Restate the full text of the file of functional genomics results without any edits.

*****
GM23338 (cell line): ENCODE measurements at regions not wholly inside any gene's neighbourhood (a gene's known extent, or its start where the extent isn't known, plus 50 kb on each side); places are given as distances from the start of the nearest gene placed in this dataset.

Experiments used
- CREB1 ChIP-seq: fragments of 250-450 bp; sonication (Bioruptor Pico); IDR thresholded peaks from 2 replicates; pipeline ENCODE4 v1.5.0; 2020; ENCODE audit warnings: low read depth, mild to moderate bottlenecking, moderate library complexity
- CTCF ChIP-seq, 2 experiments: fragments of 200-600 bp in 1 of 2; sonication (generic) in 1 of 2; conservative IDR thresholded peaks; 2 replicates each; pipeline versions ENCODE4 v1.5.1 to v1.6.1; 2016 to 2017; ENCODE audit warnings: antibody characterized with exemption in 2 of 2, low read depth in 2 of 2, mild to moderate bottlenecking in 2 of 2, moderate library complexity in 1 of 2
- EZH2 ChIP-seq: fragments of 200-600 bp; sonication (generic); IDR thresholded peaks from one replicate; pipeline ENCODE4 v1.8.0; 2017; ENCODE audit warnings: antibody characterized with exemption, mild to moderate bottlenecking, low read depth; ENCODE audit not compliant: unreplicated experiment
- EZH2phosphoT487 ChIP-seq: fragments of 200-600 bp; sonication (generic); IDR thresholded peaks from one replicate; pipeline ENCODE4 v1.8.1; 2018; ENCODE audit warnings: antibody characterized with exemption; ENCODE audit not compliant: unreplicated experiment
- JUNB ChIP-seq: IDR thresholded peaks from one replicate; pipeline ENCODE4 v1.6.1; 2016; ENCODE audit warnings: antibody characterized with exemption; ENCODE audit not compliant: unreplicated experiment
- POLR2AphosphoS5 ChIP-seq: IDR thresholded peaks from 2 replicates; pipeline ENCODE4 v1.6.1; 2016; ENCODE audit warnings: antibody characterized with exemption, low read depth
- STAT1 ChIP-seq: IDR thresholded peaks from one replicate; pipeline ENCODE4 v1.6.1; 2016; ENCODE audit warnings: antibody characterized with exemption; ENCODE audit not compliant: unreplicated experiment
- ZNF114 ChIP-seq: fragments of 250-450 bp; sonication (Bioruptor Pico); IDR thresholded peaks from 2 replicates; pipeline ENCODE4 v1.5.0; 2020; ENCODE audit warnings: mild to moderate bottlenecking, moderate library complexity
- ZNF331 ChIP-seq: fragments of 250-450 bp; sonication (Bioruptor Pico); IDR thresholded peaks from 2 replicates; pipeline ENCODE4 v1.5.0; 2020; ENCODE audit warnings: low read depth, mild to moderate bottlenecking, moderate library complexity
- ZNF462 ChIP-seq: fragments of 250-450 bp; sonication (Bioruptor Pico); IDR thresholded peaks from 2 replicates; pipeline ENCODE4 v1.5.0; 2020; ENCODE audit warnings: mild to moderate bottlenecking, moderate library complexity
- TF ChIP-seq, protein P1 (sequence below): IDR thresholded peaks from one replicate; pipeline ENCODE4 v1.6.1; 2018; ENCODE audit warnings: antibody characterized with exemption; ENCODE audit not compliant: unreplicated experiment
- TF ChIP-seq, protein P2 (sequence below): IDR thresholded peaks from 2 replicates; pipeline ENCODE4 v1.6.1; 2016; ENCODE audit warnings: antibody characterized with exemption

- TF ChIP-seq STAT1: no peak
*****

GM23338 (cell line): ENCODE measurements at regions not wholly inside any gene's neighbourhood (a gene's known extent, or its start where the extent isn't known, plus 50 kb on each side); places are given as distances from the start of the nearest gene placed in this dataset.

Experiments used
- CREB1 ChIP-seq: fragments of 250-450 bp; sonication (Bioruptor Pico); IDR thresholded peaks from 2 replicates; pipeline ENCODE4 v1.5.0; 2020; ENCODE audit warnings: low read depth, mild to moderate bottlenecking, moderate library complexity
- CTCF ChIP-seq, 2 experiments: fragments of 200-600 bp in 1 of 2; sonication (generic) in 1 of 2; conservative IDR thresholded peaks; 2 replicates each; pipeline versions ENCODE4 v1.5.1 to v1.6.1; 2016 to 2017; ENCODE audit warnings: antibody characterized with exemption in 2 of 2, low read depth in 2 of 2, mild to moderate bottlenecking in 2 of 2, moderate library complexity in 1 of 2
- EZH2 ChIP-seq: fragments of 200-600 bp; sonication (generic); IDR thresholded peaks from one replicate; pipeline ENCODE4 v1.8.0; 2017; ENCODE audit warnings: antibody characterized with exemption, mild to moderate bottlenecking, low read depth; ENCODE audit not compliant: unreplicated experiment
- EZH2phosphoT487 ChIP-seq: fragments of 200-600 bp; sonication (generic); IDR thresholded peaks from one replicate; pipeline ENCODE4 v1.8.1; 2018; ENCODE audit warnings: antibody characterized with exemption; ENCODE audit not compliant: unreplicated experiment
- JUNB ChIP-seq: IDR thresholded peaks from one replicate; pipeline ENCODE4 v1.6.1; 2016; ENCODE audit warnings: antibody characterized with exemption; ENCODE audit not compliant: unreplicated experiment
- POLR2AphosphoS5 ChIP-seq: IDR thresholded peaks from 2 replicates; pipeline ENCODE4 v1.6.1; 2016; ENCODE audit warnings: antibody characterized with exemption, low read depth
- STAT1 ChIP-seq: IDR thresholded peaks from one replicate; pipeline ENCODE4 v1.6.1; 2016; ENCODE audit warnings: antibody characterized with exemption; ENCODE audit not compliant: unreplicated experiment
- ZNF114 ChIP-seq: fragments of 250-450 bp; sonication (Bioruptor Pico); IDR thresholded peaks from 2 replicates; pipeline ENCODE4 v1.5.0; 2020; ENCODE audit warnings: mild to moderate bottlenecking, moderate library complexity
- ZNF331 ChIP-seq: fragments of 250-450 bp; sonication (Bioruptor Pico); IDR thresholded peaks from 2 replicates; pipeline ENCODE4 v1.5.0; 2020; ENCODE audit warnings: low read depth, mild to moderate bottlenecking, moderate library complexity
- ZNF462 ChIP-seq: fragments of 250-450 bp; sonication (Bioruptor Pico); IDR thresholded peaks from 2 replicates; pipeline ENCODE4 v1.5.0; 2020; ENCODE audit warnings: mild to moderate bottlenecking, moderate library complexity
- TF ChIP-seq, protein P1 (sequence below): IDR thresholded peaks from one replicate; pipeline ENCODE4 v1.6.1; 2018; ENCODE audit warnings: antibody characterized with exemption; ENCODE audit not compliant: unreplicated experiment
- TF ChIP-seq, protein P2 (sequence below): IDR thresholded peaks from 2 replicates; pipeline ENCODE4 v1.6.1; 2016; ENCODE audit warnings: antibody characterized with exemption

- TF ChIP-seq STAT1: no peak